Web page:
We did it–another Burning Man has passed and we had a blast. At times, a blast of dust, that is! 😉
But the magic of Black Rock City and the playa has again left its mark in our memories.
Before we could even drive out to the desert, we had some serious business to attend to and that was boarding part of our crew (the cats) and our plants. They’re not allowed at Burning Man and they would also not have enjoyed the experience as we did. We found a great place for them.
Tracy: It was the Cozy Cattery, located outside Reno. Totally cute and well-run. We rented them a room that had large windows for them to look out, and Susan (the owner) took a lot of care in hearing our concerns about Booie (our senior cat–16 yrs. old is his estimated age), and it showed–the cats returned pretty well-adjusted, which speaks for itself. And we left our house plants with a pet-sitter we found on craigslist.org, and she did a very good job, too–even giving them extra plant nutrients!
And so we were able to focus on getting there, which required forethought and research (Thanks, hon!).
Chris: The dust was a major challenge and we were lucky to have the motorhome as a shelter when it got really bad. But first we had to drive in, which was for the most part stress-free, since we decided to go on Tuesday, after the rush of early arrivals had passed. But then we got stuck on gate road for hours because of white-out conditions.
Tracy: In line, we saw a guy climb on top of his car and practice spinning a fire twirl-thing (though it wasn’t lit; it still looked pretty cool). Another guy joined him, and then someone with a drum, and before you know it, it was a happening gathering. I broke out my djembe and joined in the fun, ‘cause, y’know, Burning Man!
Chris: When the gates finally reopened it was close to nighttime and finding a spot in near darkness was another challenge, particularly with an almost 40 feet long vehicle. But after a short search, we did find a suitable spot, with the help of our new neighbors of the next few days. They pointed out that another group had abandoned the spot after trying to set up a badly designed shade structure (leaving it there) and helped to move the large mess aside to make room for our rig. We actually ultimately did cut some of this trash (Burners refer to it as “moop” or matter out of place) into smaller pieces and took with us as much as possible, as good Black Rock City citizens often do. Nevertheless it’s shameful that this unknown group left this mess for others to clean up.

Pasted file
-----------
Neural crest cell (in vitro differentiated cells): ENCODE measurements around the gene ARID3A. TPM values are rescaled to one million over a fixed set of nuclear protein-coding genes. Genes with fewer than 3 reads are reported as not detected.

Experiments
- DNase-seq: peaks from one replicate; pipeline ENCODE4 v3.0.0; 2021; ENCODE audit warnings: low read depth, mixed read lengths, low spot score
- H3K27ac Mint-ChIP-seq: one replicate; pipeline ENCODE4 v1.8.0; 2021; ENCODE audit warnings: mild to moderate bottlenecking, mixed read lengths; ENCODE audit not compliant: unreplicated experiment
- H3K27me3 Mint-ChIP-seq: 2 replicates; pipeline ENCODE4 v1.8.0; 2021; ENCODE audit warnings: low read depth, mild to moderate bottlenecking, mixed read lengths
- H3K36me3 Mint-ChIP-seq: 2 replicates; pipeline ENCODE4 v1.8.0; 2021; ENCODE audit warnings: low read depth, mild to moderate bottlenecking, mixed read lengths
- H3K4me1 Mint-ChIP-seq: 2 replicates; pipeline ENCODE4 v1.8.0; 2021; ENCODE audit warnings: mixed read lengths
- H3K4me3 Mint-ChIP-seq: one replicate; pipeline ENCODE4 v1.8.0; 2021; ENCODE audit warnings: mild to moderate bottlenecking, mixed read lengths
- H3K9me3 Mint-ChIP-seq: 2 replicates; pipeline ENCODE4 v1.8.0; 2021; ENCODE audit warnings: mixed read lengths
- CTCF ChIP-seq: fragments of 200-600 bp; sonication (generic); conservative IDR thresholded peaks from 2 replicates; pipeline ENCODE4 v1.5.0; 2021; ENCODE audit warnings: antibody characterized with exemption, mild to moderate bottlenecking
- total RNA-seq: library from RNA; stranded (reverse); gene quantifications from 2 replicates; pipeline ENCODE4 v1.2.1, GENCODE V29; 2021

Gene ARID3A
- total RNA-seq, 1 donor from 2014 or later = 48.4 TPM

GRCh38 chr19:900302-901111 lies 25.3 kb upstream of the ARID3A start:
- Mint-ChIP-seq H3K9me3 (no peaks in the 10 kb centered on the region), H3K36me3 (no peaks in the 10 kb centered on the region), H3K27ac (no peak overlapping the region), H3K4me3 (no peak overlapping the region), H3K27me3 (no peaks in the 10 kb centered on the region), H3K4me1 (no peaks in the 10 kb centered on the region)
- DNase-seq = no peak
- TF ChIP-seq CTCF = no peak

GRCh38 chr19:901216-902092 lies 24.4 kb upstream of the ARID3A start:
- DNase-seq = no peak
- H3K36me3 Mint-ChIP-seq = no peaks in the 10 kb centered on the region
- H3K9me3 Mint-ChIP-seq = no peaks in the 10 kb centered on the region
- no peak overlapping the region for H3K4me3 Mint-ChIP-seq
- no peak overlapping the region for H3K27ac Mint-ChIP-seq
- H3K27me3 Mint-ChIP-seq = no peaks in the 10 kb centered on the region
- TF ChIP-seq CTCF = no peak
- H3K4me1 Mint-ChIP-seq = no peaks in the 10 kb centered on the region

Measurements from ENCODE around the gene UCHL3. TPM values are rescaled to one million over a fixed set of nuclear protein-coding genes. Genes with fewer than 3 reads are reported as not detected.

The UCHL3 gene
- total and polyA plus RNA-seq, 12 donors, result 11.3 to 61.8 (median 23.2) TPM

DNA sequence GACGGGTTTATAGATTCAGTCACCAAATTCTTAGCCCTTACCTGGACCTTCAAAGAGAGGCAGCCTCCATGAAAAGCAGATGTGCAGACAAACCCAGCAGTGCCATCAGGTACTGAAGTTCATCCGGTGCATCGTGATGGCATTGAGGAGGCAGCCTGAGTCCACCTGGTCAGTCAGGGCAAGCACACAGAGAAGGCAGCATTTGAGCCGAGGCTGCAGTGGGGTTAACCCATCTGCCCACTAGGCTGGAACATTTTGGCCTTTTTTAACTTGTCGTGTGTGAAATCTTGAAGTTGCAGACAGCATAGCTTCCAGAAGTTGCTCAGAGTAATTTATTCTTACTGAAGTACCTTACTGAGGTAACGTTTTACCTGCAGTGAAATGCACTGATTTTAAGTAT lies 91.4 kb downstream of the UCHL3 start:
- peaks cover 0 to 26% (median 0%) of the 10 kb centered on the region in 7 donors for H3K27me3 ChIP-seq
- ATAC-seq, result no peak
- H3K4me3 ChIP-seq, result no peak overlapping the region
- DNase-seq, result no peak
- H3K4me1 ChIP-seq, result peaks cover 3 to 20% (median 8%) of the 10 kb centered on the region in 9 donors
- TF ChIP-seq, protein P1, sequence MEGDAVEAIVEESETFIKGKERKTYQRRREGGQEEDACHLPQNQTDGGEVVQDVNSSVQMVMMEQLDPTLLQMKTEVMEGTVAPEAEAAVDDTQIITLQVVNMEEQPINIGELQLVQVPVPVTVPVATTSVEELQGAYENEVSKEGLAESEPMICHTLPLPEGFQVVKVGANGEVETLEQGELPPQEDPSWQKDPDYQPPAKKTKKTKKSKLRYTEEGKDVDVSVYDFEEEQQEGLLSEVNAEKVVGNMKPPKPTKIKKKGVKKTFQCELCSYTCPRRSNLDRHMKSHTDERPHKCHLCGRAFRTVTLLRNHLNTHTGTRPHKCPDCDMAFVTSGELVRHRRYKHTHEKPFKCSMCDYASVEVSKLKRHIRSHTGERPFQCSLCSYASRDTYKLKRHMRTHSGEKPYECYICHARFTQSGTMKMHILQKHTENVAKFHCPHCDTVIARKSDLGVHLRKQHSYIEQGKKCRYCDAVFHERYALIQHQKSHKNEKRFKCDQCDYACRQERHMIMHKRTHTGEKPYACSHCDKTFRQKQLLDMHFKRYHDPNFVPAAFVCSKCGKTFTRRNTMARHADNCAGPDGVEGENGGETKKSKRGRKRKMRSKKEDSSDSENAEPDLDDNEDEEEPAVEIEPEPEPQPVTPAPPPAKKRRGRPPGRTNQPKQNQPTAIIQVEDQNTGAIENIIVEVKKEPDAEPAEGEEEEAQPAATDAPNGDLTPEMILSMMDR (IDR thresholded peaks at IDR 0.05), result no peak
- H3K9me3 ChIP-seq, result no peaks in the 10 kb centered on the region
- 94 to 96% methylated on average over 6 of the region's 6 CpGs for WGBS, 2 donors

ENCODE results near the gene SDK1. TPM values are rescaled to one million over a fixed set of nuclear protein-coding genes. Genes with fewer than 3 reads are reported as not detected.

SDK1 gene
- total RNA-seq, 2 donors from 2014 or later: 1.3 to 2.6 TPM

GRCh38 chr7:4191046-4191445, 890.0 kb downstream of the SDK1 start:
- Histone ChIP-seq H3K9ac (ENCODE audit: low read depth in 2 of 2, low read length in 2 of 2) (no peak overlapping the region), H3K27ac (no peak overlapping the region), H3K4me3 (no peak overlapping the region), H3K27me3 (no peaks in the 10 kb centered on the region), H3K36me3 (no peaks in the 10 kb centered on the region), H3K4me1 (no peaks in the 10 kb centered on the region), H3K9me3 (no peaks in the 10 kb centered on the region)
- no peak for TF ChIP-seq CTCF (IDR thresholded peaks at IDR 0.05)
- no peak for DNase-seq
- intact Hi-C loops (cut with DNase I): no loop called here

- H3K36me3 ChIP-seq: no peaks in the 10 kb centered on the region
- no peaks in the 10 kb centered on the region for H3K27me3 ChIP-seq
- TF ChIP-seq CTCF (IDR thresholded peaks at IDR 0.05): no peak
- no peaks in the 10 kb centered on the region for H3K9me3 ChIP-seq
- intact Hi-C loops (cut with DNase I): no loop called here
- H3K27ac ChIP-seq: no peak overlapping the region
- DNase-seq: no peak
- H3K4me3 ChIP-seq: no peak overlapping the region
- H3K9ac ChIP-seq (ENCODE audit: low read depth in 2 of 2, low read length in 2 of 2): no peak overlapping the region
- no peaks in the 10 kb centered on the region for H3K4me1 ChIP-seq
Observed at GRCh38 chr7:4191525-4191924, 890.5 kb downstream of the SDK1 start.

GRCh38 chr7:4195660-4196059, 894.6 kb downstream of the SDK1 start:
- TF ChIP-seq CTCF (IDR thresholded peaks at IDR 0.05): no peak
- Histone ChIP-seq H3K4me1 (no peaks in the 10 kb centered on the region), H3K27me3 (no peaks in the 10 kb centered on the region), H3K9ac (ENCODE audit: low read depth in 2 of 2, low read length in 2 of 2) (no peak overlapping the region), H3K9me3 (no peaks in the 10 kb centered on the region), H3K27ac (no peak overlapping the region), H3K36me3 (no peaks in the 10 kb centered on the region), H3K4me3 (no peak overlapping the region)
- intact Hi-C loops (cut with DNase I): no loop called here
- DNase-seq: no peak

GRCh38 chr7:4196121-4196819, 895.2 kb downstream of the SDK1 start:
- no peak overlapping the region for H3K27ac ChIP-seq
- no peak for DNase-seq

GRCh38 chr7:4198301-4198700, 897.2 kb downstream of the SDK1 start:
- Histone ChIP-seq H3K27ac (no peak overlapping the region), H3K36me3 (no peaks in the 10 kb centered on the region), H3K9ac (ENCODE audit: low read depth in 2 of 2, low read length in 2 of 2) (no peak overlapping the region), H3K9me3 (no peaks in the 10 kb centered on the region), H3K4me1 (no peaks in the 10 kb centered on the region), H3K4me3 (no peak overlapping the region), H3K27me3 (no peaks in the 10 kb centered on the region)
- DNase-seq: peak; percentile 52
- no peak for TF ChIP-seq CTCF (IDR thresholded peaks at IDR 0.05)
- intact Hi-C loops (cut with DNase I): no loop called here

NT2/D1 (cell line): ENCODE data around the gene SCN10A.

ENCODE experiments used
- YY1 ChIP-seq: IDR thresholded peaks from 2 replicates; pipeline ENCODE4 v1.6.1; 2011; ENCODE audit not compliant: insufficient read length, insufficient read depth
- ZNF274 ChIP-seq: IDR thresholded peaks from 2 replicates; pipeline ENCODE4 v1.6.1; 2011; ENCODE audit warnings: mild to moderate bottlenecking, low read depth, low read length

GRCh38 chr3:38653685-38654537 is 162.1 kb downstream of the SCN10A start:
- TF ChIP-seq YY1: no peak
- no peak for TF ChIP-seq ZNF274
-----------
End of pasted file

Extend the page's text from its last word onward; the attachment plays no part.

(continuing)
Even with all the challenges, this year at Burning man turned out to be another magical experience, in many ways different than the other years but also familiar at times. It’s hard to describe if you have not been there yourself yet.
Taking our “home on wheels” to Burning Man required special preparation because of the dust out there, which is a fine alkaline sand, as the playa is essentially a salt flat of an old dried out lake. We already had experience with the dust from previous visits, but that was only tent camping and the vehicles (car and bicycles).
Taking the RV would be a totally different challenge: not only did we need to go in and out often, but a lot of our gear was packed inside the underbelly bays or basement. I had read that it’s a good idea to tape up any opening that is not used and we tried our best, but certain doors needed to stay accessible and thus could not be taped shut.
The second concern was the heat of the desert sun, which in my mind could cook us pretty well if we didn’t have a good plan on hand! Our motorhome has 2 air condition units, but running them requires a lot of electricity and there’s no place to “plug into” out there. Of course for that reason the RV also has a generator build in, which is able to produce the needed juice to run the AC, but it runs on propane and I calculated that we had about 18 hours of fuel to run the generator. That meant about 3 hours daily for our stay.
I was still worried that there could be many more hours of uncomfortable heat, but we also figured we would not constantly stay in the RV. And I also researched passive cooling options: first of all, parking in the right direction–facing north, so that the sun is not hitting that huge windshield. Another one was Aluminet, which I tied to the east side of the motorhome to shade the wall from the morning sun. That wall also has the refrigerator and keeping it shaded means it does not have to work so hard.
I was very impressed by the performance of the aluminet, which has a 70% shade rating, is light and wind resistant and caused the wall to be easily 10 degrees cooler than the parts of the wall that were directly exposed to the sun! I had thought about also installing more aluminet on the other side, but I could not find a good way to secure it (I have to figure that out in the future) and resorted to just cover the windows. For that I used Reflectix, which is another cheap and lightweight insulation material, that can be cut to whatever size is needed.
We taped everything with extra wide painters tape, which was adequate and easy to remove after the event (and without leaving any adhesive residue). Overall, these measures helped a lot to stay cool enough and we were also lucky that it wasn’t as hot weather as it could have been!. The dust was relentless though and we sat through quite a few drastic white outs where you could barely see the hand in front of you.
Tracy: Another thing that we did was we washed and waxed the motorhome beforehand, and rinsed it afterward again. This helped a lot with the overall cleaning process and protection on our outside.
Chris: We’re still cleaning to this day and probably for a while… every time we think an area is fairly clean, we find another hidden spot that still has Playa dust. But overall the rig is looking and working well after the ordeal!
Tracy: Stay tuned for more posts about Burning Man and our ongoing adventures!